Perceptions Toward Rest Breaks
Posted on February 21, 2012 by TNS Consulting Team (via Scott Spayd)
Consider the amount of time you spend on a computer each day. As computer use increases in the typical workplace, the number of health problems will also increase. We cause our bodies a great deal of strain when we work at a computer for 8+ hours a day. The National Institute of Occupational Health & Safety (NIOSH) recommends taking a rest break for five minutes for every hour spent on the computer.
Why do the majority of employees not abide by this recommendation? There are several reasons that employees are not taking enough rest breaks. A common reason is that employees do not know that they should. Very few organizations seem to promote taking breaks and encourage employees to do so. An employee may be suffering from strain of some sort and not even know that the lack of breaks is a contributing factor.
At my job this past summer, I worked on a computer for eight hours and did not take a break other than to use the restroom. What was my reasoning? The work that I was involved in was very tedious and once I began a task it took about an hour to complete. The nature of the work discouraged me from taking a break. After completing one task I typically got up to get a drink or use the restroom, but did not take a break as NIOSH recommends. This is a common problem for employees. Once we begin a task, we often get “in the zone” and don’t want to stop our momentum regardless of whether we should or not. I often think about the times I have sat at my kitchen table for four and five straight hours hammering out a paper. When finished, I feel not only exhausted, but my body aches.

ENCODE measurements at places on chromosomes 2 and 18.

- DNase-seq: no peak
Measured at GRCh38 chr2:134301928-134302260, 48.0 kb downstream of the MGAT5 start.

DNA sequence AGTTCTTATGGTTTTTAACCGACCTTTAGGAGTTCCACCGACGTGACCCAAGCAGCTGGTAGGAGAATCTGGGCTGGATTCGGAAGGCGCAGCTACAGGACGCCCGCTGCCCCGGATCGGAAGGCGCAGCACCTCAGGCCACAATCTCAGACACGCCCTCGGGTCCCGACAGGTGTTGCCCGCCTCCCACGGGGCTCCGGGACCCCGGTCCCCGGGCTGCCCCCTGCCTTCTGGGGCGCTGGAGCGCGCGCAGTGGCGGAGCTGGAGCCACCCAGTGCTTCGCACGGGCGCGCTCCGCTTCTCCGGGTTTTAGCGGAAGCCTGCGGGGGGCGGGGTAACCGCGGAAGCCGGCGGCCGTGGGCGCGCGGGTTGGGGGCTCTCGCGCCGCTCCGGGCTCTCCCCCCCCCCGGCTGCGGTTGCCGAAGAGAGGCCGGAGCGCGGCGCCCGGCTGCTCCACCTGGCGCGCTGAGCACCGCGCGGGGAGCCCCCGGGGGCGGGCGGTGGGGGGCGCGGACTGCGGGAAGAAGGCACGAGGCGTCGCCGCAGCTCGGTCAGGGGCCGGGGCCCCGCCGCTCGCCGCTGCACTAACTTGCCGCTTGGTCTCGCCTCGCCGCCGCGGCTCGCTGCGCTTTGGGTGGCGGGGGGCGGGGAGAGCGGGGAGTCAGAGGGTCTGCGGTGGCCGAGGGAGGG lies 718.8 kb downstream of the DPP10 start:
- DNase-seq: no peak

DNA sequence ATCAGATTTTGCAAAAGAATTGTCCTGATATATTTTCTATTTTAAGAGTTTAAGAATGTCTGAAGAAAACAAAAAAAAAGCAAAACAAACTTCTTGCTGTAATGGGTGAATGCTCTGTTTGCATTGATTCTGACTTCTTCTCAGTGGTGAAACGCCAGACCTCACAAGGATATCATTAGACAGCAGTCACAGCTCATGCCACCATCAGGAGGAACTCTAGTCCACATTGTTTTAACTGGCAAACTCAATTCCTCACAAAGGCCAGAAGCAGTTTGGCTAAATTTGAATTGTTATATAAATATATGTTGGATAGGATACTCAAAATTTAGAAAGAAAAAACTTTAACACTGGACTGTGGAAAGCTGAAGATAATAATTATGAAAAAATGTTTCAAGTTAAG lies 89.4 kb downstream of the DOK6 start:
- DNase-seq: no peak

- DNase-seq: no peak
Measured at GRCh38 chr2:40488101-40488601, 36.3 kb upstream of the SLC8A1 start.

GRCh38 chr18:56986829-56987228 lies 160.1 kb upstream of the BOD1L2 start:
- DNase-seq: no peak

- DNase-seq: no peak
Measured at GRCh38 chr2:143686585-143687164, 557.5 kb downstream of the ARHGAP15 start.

Another reason many of us do not take breaks has to do with what we perceive our boss or manager will think of us. We often think to ourselves, “If I take a break, my boss will think I’m lazy.” How others think of us in the workplace matters to us, especially the opinions of our managers/boss. During the economic recession, employees tend to be even more nervous about giving their employer any reason to fire them. This is a tough one because sometimes our bosses do expect us to always be working despite problems that may occur with this practice. Some organizations believe that engaged employees should be hard at work at all times of the day. Employees are therefore less likely to take breaks if they fear that leaders within the organization will notice and negative perceptions will be associated with the breaks.
The lunch break is beginning to fade out. I can remember when lunch breaks were typically an hour long and sometimes my dad was able to meet my mom and I for lunch. Most organizations I have worked in recently seem to have a very different idea of a lunch break. This summer I worked during my lunch break. This was a personal choice as I wanted to be able to leave earlier to avoid traffic on my commute. However, out of the entire office, there was typically only one person that would leave the office for lunch or step away from his desk. Everyone else ate at their desk while working. Lunch is often the most “reasonable” break we allow ourselves to have. However, with the increasingly common working through lunch routine, we fail to give ourselves a much needed break from computer use and other health-straining activities.
If you work in an organization that you feel does a poor job promoting and encouraging work breaks, get them involved. Recommend implementing new practices such as text reminders to take a break or flyers in your work environment. Your organization may not know that taking breaks can save them in the long run by cutting back on employees suffering from health problems associated with constant computer use.